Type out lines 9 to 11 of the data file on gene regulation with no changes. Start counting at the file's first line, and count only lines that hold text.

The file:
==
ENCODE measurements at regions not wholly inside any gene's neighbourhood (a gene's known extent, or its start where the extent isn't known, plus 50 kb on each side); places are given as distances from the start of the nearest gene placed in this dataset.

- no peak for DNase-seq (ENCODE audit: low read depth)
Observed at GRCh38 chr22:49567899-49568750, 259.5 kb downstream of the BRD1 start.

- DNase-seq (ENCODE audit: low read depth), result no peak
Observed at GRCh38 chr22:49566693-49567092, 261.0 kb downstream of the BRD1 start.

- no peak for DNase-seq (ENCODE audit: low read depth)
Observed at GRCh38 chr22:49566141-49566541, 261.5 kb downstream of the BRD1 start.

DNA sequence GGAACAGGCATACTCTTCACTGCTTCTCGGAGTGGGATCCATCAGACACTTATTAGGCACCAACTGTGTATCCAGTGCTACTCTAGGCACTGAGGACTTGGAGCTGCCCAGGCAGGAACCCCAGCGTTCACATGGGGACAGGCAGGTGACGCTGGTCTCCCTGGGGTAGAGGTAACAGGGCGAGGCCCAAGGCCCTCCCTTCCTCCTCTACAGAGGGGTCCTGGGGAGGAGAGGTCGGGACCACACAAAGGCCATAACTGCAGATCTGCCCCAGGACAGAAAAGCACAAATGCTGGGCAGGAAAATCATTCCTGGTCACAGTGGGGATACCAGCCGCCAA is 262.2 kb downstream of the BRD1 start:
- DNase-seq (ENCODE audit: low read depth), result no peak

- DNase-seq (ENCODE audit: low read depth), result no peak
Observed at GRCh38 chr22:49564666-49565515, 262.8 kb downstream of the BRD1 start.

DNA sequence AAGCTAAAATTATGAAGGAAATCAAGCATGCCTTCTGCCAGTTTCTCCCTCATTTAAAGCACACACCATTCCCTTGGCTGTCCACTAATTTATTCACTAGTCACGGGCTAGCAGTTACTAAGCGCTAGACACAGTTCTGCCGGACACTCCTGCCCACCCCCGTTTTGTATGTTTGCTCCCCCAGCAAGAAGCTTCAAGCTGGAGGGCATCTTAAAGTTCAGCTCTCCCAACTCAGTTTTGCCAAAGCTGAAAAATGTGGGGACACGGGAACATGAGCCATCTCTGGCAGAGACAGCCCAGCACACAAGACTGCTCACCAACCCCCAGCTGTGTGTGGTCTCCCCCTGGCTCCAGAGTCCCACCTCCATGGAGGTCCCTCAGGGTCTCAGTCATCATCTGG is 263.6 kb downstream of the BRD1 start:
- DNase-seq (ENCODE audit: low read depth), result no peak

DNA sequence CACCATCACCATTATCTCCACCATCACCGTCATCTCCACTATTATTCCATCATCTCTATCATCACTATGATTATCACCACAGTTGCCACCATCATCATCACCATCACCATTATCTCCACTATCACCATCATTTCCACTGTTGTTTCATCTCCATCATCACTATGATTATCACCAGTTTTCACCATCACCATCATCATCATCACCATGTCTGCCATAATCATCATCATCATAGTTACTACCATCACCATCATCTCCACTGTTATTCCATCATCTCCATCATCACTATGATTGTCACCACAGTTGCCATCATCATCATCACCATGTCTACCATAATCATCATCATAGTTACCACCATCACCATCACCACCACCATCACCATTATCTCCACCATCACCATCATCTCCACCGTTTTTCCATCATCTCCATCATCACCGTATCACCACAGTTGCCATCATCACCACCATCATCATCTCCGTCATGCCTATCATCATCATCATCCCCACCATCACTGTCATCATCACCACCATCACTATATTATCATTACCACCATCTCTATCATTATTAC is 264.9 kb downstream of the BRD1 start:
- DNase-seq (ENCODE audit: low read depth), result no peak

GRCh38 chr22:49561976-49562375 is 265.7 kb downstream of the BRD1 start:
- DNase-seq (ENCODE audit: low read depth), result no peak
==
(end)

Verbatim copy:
- DNase-seq (ENCODE audit: low read depth), result no peak

- DNase-seq (ENCODE audit: low read depth), result no peak
Observed at GRCh38 chr22:49564666-49565515, 262.8 kb downstream of the BRD1 start.